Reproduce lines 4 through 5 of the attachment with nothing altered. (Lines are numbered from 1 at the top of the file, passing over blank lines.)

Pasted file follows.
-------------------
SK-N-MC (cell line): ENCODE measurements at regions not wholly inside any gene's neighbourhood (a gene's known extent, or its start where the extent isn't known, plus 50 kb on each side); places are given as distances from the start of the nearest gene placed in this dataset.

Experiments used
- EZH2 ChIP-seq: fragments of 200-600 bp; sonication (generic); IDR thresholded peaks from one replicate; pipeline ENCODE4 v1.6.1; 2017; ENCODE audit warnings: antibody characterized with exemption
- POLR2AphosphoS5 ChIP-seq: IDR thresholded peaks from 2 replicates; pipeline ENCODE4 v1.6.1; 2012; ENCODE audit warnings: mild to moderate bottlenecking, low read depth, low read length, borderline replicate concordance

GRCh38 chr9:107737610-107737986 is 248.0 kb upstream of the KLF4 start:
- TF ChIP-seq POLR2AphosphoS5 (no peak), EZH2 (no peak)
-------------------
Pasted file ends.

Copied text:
- POLR2AphosphoS5 ChIP-seq: IDR thresholded peaks from 2 replicates; pipeline ENCODE4 v1.6.1; 2012; ENCODE audit warnings: mild to moderate bottlenecking, low read depth, low read length, borderline replicate concordance

GRCh38 chr9:107737610-107737986 is 248.0 kb upstream of the KLF4 start: